[eks-chek-er, iks-chek-er]


a treasury, as of a state or nation.
(in Great Britain)
  1. (often initial capital letter)the governmental department in charge of the public revenues.
  2. (formerly) an office administering the royal revenues and determining all cases affecting them.
  3. (initial capital letter)Also called Court of Exchequer.an ancient common-law court of civil jurisdiction in which cases affecting the revenues of the crown were tried, now merged in the King's Bench Division of the High Court.
Informal. one's financial resources; funds: I'd love to go, but the exchequer is a bit low.

Origin of exchequer

1250–1300; Middle English escheker, eschequier < Anglo-French escheker, eschekier (Old French eschequier) chessboard, counting table. See checker1
Dictionary.com Unabridged Based on the Random House Unabridged Dictionary, © Random House, Inc. 2019

Examples from the Web for exchequer

Contemporary Examples of exchequer

Historical Examples of exchequer

  • But for this change of study he might not have become the greatest of Chancellors of the Exchequer.

    The Grand Old Man

    Richard B. Cook

  • Near one, and I have an appointment with the Chancellor of the Exchequer.

  • But his letter to the Chancellor of the Exchequer seemed to be merely foolish.

    The Red Hand of Ulster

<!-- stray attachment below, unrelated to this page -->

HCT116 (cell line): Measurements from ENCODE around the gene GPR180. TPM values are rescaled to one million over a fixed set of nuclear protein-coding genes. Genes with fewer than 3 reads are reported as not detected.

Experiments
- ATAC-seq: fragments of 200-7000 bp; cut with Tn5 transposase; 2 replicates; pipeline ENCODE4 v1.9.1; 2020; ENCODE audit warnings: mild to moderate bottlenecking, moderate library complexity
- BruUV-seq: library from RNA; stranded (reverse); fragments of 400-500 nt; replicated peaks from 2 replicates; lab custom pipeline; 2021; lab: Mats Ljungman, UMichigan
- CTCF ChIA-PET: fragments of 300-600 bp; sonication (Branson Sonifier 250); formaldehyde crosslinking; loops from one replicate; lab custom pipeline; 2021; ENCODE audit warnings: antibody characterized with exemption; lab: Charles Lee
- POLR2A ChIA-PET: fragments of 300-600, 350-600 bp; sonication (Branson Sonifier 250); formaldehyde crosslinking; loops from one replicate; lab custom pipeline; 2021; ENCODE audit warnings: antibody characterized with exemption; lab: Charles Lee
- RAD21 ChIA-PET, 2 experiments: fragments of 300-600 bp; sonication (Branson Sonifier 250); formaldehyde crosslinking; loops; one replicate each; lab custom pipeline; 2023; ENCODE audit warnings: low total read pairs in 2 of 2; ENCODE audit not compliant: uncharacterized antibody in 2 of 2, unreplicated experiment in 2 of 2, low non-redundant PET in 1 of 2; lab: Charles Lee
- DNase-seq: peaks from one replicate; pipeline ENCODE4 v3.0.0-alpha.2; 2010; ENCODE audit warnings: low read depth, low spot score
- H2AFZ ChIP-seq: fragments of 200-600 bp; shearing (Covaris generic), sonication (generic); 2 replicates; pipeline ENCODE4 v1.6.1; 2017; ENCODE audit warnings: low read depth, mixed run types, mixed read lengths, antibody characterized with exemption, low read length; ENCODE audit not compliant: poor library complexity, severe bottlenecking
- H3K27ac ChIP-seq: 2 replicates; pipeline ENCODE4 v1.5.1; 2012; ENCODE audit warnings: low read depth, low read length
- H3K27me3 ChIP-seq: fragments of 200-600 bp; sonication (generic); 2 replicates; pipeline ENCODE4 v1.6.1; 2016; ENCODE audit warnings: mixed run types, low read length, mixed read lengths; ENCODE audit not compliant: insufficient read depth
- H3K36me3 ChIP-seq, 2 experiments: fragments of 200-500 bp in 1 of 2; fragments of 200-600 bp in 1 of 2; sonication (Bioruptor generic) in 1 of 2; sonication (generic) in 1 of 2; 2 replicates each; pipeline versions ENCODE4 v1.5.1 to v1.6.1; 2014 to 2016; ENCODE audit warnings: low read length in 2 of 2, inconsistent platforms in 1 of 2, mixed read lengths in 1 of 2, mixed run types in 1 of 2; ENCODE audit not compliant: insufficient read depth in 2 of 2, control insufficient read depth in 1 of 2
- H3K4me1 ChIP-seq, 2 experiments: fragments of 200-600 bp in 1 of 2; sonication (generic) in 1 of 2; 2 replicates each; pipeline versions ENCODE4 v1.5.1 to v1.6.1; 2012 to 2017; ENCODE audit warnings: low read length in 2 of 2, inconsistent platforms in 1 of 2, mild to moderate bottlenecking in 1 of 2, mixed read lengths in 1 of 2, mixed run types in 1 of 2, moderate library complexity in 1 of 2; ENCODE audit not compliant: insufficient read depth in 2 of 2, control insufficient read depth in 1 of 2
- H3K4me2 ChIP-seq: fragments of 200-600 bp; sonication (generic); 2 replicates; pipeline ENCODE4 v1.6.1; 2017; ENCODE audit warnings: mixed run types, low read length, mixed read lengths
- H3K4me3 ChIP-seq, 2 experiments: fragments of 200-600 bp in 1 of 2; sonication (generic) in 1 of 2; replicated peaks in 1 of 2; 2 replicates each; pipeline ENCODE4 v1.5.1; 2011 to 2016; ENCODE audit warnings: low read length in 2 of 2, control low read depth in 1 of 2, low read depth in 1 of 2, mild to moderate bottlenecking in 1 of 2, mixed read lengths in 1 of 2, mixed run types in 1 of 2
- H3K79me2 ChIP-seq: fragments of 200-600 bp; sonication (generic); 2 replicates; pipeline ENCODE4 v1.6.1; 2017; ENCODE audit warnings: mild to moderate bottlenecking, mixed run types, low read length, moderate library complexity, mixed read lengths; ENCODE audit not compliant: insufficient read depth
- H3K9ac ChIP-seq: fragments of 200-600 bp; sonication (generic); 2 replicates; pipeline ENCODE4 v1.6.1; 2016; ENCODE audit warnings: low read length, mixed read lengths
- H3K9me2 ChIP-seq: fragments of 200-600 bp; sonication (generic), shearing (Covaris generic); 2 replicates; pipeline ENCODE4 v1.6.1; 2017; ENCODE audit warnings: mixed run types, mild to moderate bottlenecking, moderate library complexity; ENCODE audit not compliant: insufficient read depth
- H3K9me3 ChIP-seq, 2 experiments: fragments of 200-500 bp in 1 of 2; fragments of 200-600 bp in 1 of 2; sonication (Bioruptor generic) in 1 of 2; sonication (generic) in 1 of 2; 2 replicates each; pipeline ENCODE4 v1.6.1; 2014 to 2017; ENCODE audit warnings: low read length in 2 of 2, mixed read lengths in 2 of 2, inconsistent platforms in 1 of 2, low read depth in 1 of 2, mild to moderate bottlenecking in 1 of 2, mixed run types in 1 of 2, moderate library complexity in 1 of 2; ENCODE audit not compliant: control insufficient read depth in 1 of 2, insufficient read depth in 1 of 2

George A. Birmingham

  • Thereby the solvency of the German exchequer would be moderately insured.

    Oswald Langdon

    Carson Jay Lee

  • Talk of your Chancellors of the Exchequer and their problems!

British Dictionary definitions for exchequer



(often capital) government (in Britain and certain other countries) the accounting department of the Treasury, responsible for receiving and issuing funds
informal personal funds; finances

Word Origin for exchequer

C13 (in the sense: chessboard, counting table): from Old French eschequier, from eschec check



Collins English Dictionary - Complete & Unabridged 2012 Digital Edition © William Collins Sons & Co. Ltd. 1979, 1986 © HarperCollins Publishers 1998, 2000, 2003, 2005, 2006, 2007, 2009, 2012

Word Origin and History for exchequer

c.1300, from Anglo-French escheker "a chessboard," from Old French eschequier, from Medieval Latin scaccarium "chess board" (see check (n.1); also cf. checker (n.2)).

Government financial sense began under the Norman kings of England and refers to a cloth divided in squares that covered a table on which accounts of revenue were reckoned with counters, and which apparently reminded people of a chess board. Respelled with an -x- based on the mistaken belief that it originally was a Latin ex- word.

Online Etymology Dictionary, © 2010 Douglas Harper